The MT50 is a projection based 50” multitouch table. It is 31” high with casters and meets ADA (American’s with Disabilities Act) standards. The MT50 supports a resolution of 1280×720. Its frame is made of aluminum, the shell is steel, and surface is thick tempered glass. The table is virtually indestructible and is designed for use in busy public spaces.

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We’ve literally dropped bowling balls on it to test its toughness.

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The MT50 is a projection based 50” multitouch table. It is 31” high with casters and meets ADA (American’s with Disabilities Act) standards. The MT50 supports a resolution of 1280×720. Its frame is made of aluminum, the shell is steel, and surface is thick tempered glass. The table is virtually indestructible and is designed for use in busy public spaces.

Ideum, a New Mexico-based company, built and sold MT50 multitouch tables between 2009 and 2010. There are dozens of these tables installed in museums, research labs, and a few are even installed at Fortune 500 companies across North America.

The MT50 has been discontinued, as of March 2011, and has been replaced by a LCD based table, the MT55 HD.

It is worth mentioning that many of the techniques used in the MT50 are still used for large-scale installations such as walls and multiple projector tables. While the MT50 documentation is no longer available on the Ideum site. A description, videos, and reviews can be found on the GestureWorks website.

The instructions for the MT-50 are being released as part of the Open Exhibits, museum software and hardware initiative. Open Exhibits multitouch and multiuser software is free to students, museums, nonprofits, and US Government agencies.

If you have any suggestions for how we might improve these instructions, please let us know.

The Ideum and Open Exhibits Team

Corrales, New Mexico

Project Steps

Assembling the Aluminum Frame

The main frame for the MT-50 is made of Bosch aluminum. The entire kit for the MT-50 can be purchased from our Bosch Supplier in the United States, Pacific Integrated Handling. If you would like to order the kit, please contact their office and let them know you’d like the Ideum MT-50(200-05320) kit.

Pacific Integrated Handling Inc.

480-379-0100 (phone)

Ideum MT-50(200-05320) kit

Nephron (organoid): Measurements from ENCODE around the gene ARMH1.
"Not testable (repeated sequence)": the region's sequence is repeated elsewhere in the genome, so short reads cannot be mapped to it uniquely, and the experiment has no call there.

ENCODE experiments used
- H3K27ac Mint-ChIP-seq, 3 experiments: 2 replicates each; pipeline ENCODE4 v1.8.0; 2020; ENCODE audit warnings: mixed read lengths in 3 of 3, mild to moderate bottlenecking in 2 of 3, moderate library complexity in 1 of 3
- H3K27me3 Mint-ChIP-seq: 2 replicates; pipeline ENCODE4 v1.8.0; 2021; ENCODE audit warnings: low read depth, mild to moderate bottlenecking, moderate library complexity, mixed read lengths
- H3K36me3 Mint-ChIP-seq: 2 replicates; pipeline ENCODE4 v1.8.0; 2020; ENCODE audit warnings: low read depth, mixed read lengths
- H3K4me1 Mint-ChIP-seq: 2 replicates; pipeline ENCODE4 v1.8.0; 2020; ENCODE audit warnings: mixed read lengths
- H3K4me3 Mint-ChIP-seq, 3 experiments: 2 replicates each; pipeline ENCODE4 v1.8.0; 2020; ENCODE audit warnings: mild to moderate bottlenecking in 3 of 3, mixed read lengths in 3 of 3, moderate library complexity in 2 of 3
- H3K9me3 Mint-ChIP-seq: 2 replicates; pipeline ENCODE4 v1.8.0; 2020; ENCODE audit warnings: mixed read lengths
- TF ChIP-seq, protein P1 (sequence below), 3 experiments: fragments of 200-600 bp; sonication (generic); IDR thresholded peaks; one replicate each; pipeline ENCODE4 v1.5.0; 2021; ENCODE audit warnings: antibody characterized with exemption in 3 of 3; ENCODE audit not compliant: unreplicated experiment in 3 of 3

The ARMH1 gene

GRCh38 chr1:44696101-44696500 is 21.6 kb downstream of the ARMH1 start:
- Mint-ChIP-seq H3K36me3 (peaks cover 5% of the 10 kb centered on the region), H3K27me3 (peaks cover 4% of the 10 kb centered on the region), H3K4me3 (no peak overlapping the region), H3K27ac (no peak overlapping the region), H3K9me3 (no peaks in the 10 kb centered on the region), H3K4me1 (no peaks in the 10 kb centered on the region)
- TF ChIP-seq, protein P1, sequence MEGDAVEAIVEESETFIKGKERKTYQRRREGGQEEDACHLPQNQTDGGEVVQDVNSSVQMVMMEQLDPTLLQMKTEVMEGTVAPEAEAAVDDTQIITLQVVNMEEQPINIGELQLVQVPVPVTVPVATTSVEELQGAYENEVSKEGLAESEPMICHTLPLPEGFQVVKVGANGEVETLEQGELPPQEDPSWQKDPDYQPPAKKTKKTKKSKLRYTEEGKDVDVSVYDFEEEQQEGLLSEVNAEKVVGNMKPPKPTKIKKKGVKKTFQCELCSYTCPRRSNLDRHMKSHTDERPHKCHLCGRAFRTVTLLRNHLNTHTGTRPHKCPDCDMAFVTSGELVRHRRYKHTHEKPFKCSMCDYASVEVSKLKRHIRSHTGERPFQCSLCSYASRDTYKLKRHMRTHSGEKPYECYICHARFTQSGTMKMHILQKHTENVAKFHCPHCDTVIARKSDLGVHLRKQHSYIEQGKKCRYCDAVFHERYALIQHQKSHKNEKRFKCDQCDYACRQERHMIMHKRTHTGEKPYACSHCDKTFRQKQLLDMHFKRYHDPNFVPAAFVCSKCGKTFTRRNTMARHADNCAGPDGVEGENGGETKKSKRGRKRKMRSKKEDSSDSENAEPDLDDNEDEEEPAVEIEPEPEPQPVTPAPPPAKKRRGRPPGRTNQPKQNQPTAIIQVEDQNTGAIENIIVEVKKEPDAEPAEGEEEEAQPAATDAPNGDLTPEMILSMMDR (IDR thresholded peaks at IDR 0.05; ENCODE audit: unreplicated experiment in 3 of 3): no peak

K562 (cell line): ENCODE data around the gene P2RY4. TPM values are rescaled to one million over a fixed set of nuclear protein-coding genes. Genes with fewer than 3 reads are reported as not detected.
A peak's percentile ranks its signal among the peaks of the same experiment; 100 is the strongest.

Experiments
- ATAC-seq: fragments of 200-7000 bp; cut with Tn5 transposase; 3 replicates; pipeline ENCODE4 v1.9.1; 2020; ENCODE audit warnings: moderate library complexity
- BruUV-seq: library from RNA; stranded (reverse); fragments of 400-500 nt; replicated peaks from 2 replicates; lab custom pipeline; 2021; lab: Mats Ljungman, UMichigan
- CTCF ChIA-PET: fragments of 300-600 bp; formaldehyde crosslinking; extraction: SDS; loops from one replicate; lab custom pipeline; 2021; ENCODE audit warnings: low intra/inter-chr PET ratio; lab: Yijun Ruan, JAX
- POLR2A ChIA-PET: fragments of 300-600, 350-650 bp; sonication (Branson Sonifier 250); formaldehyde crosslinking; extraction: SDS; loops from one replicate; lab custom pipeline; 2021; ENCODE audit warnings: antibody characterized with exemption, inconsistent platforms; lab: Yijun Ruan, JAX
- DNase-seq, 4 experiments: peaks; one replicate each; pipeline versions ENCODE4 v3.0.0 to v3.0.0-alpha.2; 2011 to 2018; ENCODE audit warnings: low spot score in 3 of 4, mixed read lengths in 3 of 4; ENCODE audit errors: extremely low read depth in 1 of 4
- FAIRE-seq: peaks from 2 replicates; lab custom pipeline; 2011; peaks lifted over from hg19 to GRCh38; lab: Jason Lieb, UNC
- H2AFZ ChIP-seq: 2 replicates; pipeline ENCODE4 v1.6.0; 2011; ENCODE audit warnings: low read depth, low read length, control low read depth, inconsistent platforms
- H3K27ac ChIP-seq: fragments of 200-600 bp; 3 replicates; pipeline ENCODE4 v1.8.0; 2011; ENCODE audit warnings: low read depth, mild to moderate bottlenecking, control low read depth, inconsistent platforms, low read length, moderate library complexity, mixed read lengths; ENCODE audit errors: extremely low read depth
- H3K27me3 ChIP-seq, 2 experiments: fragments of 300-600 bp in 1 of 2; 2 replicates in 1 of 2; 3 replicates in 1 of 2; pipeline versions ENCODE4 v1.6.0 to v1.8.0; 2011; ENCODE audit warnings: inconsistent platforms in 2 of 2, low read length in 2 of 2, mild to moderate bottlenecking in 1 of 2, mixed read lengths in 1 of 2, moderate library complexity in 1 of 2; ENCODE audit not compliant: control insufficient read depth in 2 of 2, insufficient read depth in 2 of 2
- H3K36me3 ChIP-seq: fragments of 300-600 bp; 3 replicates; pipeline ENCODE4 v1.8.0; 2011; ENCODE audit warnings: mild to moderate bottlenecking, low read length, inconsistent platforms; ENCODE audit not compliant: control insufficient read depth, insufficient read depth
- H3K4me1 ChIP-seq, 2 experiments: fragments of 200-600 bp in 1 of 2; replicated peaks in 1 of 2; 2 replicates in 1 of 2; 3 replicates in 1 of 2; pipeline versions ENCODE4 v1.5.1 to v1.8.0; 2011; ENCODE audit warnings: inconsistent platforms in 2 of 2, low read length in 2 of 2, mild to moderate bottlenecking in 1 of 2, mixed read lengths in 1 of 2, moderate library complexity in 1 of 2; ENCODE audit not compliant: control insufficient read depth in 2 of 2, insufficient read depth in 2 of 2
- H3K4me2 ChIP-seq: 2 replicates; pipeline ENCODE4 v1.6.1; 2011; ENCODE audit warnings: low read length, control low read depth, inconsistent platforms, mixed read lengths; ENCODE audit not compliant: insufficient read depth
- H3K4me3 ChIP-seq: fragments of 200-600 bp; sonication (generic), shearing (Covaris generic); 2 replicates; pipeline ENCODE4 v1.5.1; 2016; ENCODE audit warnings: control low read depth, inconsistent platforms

The kit will come with all the needed aluminum strut, screws, T-nuts, and gussets that are needed to assemble the aluminum frame.

If you have ever played with an Erector set, you will be able to put together the Bosch aluminum frame very easily.

To assemble, you will need the following tools:

1 Metric 2.5 Hex Key

1 Metric 4 Hex Key

1 12mm Socket w/ wrench

The different thicknesses of aluminum strut will be referred to in millimeters.  For the most part, the sizes in this kit are 45x45mm, 30x30mm, 20x20mm, and 20x40mm.  This size convention also works for the Gussets (the triangular pieces that are used to connect strut). There will be 45mm gussets, 30mm, and 20mm.

You will need to refer to the drawing and strut diagram to put the frame together.  The strut chart will show thickness, length, quantity, and a part letter.   Use the part letter and the diagram to figure out which piece goes where. Do not attach the wheel assemblies until you have the bottom panel on.

Part F on the diagram needs to be slightly modified so that the wheels can be attached to it properly. A ½” hole will need to be drilled as shown in the accompanying illustration.

Installing the Bottom Panel

Once the frame is complete, you will want to install the bottom panel.  The bottom panel will have 6 120mm fan cutouts, and have cut-outs for 2 boxes; a power box for the incoming 120v power 2×4 handy box), and a cut-out for the Input/Output/Power Switch box (2 gang metal box).

To attach the bottom panel to the frame, you will have to orient the panel correctly on the frame. There is one side of the frame that uses Part C (45x45mm strut with a notch cut out). That is the side that the projector will be on. If you were standing on that side of the frame, the bottom panel cut out for the smaller electrical box should be on the right side, the larger electrical box cut out on the left side, both on the opposite of the side you are standing on.

Place 14 M5 screws (not included with Bosch kit) and T-nuts into the outside holes around the perimeter of the panel. Once all of the screws and T-nuts are in, flip the entire Bosch frame upside down, and place the panel on with the orientation described above. Line the T-nuts up so that they all fall into the middle channel on the strut. Tighten up all of the screws around the perimeter so that the bottom panel is snug and lined up with the frame.

You can now attach the wheels that came with the kit, and should flip the entire assembly on its side to install the fans.

Installing the Fans

To install the fans, you will need the following:

24 M3 12mm screws with locking washers and nuts

6 Silicon Vibration Absorbers

6 120mm plastic fan filter

6 120mm fan

To create a good flow of air through the table, 3 fans should be blowing air in, and 3 should be pushing air out. If you were standing on the same side of the frame as Part C (notched cut out on strut) then the fans on your left side should be positioned to blow air up and into the table. The other 3 should be positioned the opposite way, blowing the air down and out.